Banking secrecy lifted 42 times in 2016: report
Watchdog says it took actions to combat terrorism, money laundering
BEIRUT: Lebanon lifted banking secrecy in 42 cases of suspected involvement in money laundering, embezzlement and terrorist funding, according to the Central Bank’s financial watchdog, the Special Investigation Commission said in its 2016 report.
According to the report, the SIC received 470 cases and investigated 399 of them. It added that 71 cases are still pending, which means that the SIC will determine if they will be prosecuted, depending on the strength of the evidence against them.
But the report did not disclose the nationalities involved in the suspected cases or the size of the accounts that were frozen by financial authorities. Out of the cases received by the SIC, 363 came from Lebanese sources while the remaining 107 came from abroad.
Lebanon has been aggressively enforcing the laws that were passed by Parliament to crack down on all types of financial crimes and money laundering. Lebanese banks are obliged to examine all suspicious accounts and report them to the Central Bank and the SIC.
The crackdown is part of an international effort to tighten the noose on the finances of terrorist organizations such as Daesh (ISIS) and Jabhat Fatah al-Sham. Hezbollah is also included on the blacklist.
The SIC said out of the cases examined, 163 involved embezzlement of private funds, 63 forgery, 23 terrorism or terrorism funding and 11 fraud. The report gave examples of the cases that were cracked by the financial authorities in Lebanon.
It added that one case involved terrorism funding.
“A local bank filed a suspicious transaction report on a customer and related accounts, after coming across an article in a newspaper that mentioned names of individuals arrested abroad by a foreign law enforcement agency for suspicion in taking part in a ML/TF network and for being affiliated with [Daesh],” the SIC said, using a shorthand for money laundering and terrorist financing.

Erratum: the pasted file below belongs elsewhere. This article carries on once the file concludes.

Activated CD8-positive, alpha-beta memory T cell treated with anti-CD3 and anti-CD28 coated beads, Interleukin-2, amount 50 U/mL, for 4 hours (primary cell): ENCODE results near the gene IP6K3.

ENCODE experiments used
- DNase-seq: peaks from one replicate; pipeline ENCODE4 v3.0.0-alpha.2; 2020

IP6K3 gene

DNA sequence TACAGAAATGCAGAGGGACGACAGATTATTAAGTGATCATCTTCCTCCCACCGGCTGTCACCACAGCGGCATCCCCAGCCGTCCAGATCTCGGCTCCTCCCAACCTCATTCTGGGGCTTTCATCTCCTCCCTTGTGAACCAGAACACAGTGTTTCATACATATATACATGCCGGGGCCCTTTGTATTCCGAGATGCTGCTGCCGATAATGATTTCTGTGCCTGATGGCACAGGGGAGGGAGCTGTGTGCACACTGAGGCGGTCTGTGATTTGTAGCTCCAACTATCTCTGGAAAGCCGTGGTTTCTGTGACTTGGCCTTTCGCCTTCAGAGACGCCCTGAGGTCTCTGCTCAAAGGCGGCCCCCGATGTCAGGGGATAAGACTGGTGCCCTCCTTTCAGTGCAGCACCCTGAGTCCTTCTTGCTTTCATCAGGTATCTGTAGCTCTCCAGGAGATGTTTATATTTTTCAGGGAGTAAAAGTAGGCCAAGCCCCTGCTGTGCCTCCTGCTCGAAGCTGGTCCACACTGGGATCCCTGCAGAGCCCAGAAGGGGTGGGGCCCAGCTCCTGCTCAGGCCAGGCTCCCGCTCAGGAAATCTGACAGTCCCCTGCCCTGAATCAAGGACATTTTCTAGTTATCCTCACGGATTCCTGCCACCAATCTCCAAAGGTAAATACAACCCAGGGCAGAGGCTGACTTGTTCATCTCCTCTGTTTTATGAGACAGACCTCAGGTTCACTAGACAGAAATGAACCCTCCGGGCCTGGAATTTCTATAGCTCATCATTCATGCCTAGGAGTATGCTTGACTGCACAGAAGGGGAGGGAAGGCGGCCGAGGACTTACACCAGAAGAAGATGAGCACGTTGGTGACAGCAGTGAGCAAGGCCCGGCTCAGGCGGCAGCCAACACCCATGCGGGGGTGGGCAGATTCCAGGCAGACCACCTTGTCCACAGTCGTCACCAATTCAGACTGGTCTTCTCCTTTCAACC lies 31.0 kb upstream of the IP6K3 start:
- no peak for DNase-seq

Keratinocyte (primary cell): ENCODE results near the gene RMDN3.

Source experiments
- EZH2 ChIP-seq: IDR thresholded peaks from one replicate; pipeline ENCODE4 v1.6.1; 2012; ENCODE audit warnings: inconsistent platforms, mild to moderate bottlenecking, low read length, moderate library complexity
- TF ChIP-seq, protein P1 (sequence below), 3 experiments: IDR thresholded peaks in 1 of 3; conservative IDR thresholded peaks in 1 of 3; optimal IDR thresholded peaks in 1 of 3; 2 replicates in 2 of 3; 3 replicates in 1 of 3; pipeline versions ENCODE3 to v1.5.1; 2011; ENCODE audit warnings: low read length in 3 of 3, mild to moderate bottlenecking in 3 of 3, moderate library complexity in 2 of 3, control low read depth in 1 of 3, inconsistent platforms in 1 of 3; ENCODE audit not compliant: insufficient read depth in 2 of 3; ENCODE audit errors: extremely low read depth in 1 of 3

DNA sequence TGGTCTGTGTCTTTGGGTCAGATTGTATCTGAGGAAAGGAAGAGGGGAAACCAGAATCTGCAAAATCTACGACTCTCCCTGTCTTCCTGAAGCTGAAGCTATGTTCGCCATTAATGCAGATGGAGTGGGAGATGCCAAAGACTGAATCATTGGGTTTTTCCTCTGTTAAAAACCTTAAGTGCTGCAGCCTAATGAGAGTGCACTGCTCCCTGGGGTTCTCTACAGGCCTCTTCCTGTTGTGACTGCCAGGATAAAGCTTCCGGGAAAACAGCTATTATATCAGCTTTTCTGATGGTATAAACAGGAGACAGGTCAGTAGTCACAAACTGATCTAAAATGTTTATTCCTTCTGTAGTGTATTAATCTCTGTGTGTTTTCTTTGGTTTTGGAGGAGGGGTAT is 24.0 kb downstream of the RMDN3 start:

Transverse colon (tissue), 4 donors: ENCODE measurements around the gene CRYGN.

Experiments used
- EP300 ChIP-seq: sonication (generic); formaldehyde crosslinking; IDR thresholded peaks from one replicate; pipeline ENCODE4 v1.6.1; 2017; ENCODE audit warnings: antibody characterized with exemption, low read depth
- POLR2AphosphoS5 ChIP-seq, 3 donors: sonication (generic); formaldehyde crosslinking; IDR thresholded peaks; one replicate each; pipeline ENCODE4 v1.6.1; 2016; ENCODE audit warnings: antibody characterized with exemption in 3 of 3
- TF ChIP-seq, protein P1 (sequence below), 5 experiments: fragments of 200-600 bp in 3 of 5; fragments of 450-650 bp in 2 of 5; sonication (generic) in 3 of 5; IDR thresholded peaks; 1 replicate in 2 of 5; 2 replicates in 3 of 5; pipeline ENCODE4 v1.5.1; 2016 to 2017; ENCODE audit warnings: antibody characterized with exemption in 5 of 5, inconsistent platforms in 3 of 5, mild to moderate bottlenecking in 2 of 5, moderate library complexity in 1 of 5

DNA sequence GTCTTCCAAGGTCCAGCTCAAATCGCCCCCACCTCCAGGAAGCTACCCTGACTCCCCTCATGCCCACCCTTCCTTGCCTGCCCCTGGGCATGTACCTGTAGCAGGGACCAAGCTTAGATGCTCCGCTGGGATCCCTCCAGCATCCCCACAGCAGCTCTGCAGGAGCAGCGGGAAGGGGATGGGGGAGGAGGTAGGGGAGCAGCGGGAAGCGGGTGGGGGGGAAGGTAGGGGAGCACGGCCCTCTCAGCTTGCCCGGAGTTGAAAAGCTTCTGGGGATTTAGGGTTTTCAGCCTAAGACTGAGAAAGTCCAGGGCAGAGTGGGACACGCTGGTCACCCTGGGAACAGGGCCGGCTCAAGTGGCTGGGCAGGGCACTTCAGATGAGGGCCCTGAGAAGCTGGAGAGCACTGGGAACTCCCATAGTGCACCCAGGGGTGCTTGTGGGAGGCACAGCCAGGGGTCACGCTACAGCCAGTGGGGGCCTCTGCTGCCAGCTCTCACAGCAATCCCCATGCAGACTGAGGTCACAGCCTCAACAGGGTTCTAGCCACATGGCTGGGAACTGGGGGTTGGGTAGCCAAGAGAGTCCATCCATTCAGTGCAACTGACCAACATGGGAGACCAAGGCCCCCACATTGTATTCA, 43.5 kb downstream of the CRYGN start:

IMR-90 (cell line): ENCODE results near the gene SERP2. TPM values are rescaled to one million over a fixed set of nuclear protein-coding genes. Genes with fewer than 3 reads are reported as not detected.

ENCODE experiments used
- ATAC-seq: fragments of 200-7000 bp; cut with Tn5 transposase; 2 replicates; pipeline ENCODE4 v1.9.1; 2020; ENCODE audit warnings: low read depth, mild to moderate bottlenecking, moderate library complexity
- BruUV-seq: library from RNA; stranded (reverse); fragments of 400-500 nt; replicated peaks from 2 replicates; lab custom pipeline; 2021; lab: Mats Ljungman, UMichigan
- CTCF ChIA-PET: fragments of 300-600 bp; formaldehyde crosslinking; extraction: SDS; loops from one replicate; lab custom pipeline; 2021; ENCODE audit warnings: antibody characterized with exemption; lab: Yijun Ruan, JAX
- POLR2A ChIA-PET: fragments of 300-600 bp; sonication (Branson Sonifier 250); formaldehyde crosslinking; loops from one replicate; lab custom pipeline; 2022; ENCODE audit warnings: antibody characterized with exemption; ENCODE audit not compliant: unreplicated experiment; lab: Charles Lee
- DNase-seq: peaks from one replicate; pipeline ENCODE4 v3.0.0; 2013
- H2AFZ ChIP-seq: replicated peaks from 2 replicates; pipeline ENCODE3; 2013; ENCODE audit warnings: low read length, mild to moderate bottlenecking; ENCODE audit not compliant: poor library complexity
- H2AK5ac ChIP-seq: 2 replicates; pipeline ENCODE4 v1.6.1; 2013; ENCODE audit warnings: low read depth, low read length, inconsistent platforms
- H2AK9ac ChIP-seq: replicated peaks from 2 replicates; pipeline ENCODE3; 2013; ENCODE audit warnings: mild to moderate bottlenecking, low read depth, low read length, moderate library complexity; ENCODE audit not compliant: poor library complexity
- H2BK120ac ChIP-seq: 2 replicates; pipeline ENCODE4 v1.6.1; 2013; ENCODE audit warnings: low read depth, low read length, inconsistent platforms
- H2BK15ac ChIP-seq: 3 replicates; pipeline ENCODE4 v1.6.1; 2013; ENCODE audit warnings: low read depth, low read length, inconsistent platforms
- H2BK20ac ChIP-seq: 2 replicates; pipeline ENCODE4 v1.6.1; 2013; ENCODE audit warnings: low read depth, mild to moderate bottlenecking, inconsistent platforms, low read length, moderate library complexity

The report added that the SIC initiated its investigation by obtaining all available bank records including “know your customer” forms, bank statements and copies of identification documents from the reporting bank, and also circulated the suspect’s name to all banks operating in Lebanon.
“The analysis performed on the account statements identified several cash deposits below the threshold, and payment orders that were not related to the suspect’s line of business that were followed by cash withdrawals. The related accounts reflected a similar pattern of transactions. Furthermore, the SIC analysis revealed that a spontaneous dissemination received from a counterpart [financial intelligence unit], as a result of its own analysis of several [suspicious transaction reports] filed by an international money-remittance company, had also mentioned the same suspect,” the report explained.
After a thorough investigation, the SIC lifted banking secrecy and froze the account balances of the suspect at all banks and financial institutions and also froze transactions at money-remittance companies.
In another suspected terrorism financing incident, the SIC said it received a request of assistance from the Internal Security Forces, which apprehended a suicide bomber before being able to carry out his attack in Lebanon. It added that the ISF was seeking the SIC’s assistance to identify accounts and transactions of several suspects.
“The SIC initiated its investigation by circulating the names of the suspects to all banks and financial institutions operating in Lebanon in an effort to identify bank accounts and transactions. During this period, and while under interrogation by law enforcement authorities, the apprehended suicide bomber provided authorities with names of additional suspects that were involved in two suicide bombings that took place in Lebanon killing innocent civilians and injuring many more. Under interrogation, some of the arrested suspects confessed to have pledged allegiance to [Daesh],” the report said.
The SIC conducted a thorough investigation into the suspects’ bank accounts. “The analysis on those bank accounts revealed that they had minimal activity and balances. Furthermore, a money-remittance company reported several transactions in prior years,” the report said.
Abdul Hafez Mansour, the secretary-general of the SIC, said that the commission has endeavored to examine any suspicious accounts with the help of the authorities.
“The SIC workload has grown; 470 ML/TF cases were received, 107 from foreign sources and 363 from local sources. Furthermore, 514 spontaneous disclosures were handled during the year,” he said.
Central Bank Gov. Riad Salameh also praised the work of the SIC over the past years. “Your work on spontaneous disclosures was as demanding. So was your tracking of evolving ML/TF trends that led to important work jointly carried out by the SIC, [the Central Bank], ISF and [the Association of Banks in Lebanon], which resulted in the issuance of the cybercrime prevention guidance,” the governor said in a letter published in the SIC report.